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Design Review Board Moves 23-Story Apartment Building in U District to MUP Application

Victory At The U, Seattle, University of Washington, Champion Real Estate Company, Weber Thompson
Image Courtesy of Weber Thompson

By Bekka Wiedenmeyer

One of the most dense populations in the city for housing and employment, Seattle’s University District thrives as a designated Urban Center. Public transportation and amenities have been redeveloped to be inclusive of the community while also encouraging contribution back into the buildings and design that make up the space. University of Washington, one of the U District’s most prominent tenants, has shaped much of the personality of the neighborhood, and with the introduction of high-capacity light rail slated to begin operation in 2021, new zoning has allowed higher densities to develop in surrounding areas. Earlier this week, a project was introduced that will be a part of that redevelopment initiative. Weber Thompson and Champion Real Estate Company proposed Victory at the U, a 23-story apartment building with below grade parking during an early design guidance meeting to the Northeast Design Review Board. The tower is designed to be a landing space for students and an elegant incorporation to the U District skyline, with increased pedestrian accessibility. In response, the Board recommended the project move forward to MUP application.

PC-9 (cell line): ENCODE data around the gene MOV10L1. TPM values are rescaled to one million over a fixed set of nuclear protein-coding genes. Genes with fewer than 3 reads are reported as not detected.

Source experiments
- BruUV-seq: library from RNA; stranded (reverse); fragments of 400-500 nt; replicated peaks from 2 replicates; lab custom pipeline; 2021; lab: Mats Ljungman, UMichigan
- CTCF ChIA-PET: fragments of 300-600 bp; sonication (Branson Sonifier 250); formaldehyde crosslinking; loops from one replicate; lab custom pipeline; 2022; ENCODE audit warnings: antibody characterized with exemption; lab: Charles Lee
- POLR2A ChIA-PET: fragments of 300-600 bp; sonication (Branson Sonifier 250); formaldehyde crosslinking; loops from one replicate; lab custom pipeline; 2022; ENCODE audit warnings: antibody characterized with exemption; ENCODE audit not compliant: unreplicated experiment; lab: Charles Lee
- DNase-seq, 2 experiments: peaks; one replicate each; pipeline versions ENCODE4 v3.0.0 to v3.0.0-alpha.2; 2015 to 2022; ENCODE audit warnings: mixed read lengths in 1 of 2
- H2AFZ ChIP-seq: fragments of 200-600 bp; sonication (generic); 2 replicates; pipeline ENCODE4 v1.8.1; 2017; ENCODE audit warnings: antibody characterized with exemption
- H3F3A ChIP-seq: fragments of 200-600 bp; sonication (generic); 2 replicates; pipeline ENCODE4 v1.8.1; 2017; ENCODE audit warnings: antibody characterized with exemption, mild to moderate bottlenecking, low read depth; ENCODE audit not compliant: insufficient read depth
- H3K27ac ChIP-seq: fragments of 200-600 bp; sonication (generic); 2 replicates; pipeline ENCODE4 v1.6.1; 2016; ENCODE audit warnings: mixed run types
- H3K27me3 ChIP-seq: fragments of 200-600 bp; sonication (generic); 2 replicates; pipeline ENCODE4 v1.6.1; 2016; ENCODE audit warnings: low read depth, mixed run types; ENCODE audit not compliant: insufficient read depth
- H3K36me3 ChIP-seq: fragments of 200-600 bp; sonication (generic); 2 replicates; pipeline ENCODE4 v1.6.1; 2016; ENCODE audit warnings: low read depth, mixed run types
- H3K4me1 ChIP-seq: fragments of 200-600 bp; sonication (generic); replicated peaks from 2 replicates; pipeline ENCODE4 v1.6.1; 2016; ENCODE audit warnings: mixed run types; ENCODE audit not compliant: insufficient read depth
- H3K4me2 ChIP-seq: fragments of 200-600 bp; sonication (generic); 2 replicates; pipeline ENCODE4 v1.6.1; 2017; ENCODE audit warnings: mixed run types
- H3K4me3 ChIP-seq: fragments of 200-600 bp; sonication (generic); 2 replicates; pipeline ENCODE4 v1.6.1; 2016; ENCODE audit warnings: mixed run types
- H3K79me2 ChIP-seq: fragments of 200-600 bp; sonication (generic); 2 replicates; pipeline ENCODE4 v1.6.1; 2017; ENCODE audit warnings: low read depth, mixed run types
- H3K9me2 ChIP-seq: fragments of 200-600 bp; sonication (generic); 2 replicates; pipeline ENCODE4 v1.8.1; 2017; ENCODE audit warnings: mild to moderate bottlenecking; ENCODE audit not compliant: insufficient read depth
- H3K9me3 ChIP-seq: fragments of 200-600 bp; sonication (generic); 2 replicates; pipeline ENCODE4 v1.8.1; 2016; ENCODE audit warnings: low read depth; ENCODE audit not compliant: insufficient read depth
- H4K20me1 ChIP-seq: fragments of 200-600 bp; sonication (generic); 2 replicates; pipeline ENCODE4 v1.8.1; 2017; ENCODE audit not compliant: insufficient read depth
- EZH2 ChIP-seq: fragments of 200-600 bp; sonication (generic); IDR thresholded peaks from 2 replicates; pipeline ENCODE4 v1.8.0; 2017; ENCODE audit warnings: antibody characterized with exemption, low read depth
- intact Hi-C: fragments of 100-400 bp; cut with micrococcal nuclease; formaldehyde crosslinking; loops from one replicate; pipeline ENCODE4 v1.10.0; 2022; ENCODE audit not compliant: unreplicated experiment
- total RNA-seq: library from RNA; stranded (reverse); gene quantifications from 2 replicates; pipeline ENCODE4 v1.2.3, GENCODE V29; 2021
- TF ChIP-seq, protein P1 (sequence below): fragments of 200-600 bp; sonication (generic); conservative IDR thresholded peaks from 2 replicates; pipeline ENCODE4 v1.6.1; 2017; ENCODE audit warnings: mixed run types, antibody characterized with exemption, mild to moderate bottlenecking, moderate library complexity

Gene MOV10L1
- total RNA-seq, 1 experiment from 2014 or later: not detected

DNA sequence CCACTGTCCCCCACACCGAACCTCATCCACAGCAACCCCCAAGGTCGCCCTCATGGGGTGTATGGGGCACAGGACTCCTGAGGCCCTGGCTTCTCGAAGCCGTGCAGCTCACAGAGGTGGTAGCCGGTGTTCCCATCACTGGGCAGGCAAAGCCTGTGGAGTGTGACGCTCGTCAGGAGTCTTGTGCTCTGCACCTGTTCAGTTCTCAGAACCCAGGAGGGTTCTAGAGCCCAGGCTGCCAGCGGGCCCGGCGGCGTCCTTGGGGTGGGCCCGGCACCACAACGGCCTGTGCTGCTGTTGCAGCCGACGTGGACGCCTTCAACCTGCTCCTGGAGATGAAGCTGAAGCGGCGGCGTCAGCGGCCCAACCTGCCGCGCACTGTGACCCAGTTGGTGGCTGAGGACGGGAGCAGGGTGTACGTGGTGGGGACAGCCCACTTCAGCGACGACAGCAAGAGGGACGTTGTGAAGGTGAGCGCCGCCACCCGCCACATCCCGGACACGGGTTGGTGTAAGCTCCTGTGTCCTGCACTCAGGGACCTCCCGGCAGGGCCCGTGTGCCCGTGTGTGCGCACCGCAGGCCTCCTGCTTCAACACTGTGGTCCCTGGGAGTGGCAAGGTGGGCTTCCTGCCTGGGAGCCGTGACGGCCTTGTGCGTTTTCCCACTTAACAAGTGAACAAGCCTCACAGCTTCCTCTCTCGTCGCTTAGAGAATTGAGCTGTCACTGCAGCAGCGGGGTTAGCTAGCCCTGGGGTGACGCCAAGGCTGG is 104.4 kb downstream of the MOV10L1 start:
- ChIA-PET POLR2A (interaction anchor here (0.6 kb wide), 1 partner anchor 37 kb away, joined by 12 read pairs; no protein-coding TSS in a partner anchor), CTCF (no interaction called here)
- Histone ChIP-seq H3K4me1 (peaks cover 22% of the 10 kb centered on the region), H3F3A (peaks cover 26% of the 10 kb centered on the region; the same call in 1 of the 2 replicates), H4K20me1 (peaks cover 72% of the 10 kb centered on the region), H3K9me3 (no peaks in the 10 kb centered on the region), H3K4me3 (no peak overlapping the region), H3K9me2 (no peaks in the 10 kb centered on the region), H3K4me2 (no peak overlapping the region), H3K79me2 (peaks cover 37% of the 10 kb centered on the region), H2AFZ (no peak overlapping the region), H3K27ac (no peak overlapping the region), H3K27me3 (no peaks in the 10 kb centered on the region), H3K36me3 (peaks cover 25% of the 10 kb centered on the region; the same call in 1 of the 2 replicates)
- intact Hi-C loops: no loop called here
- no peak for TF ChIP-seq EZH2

The site, located at 700 NE 45th Street, is currently occupied by an existing structure and surface parking, which will be demolished to make way for the new building. Two trees also exist on the site, a heritage cork oak tree and a large strawberry shrub. The intersection of NE 45th Street and 7th Ave NE serves as a major entry point to the U District, through which the I-5 freeway can be accessed. A handful of buildings in the neighborhood inform the architecture design of the project, including Paccar Hall with its articulated building shape and the UW Tower with its inset base.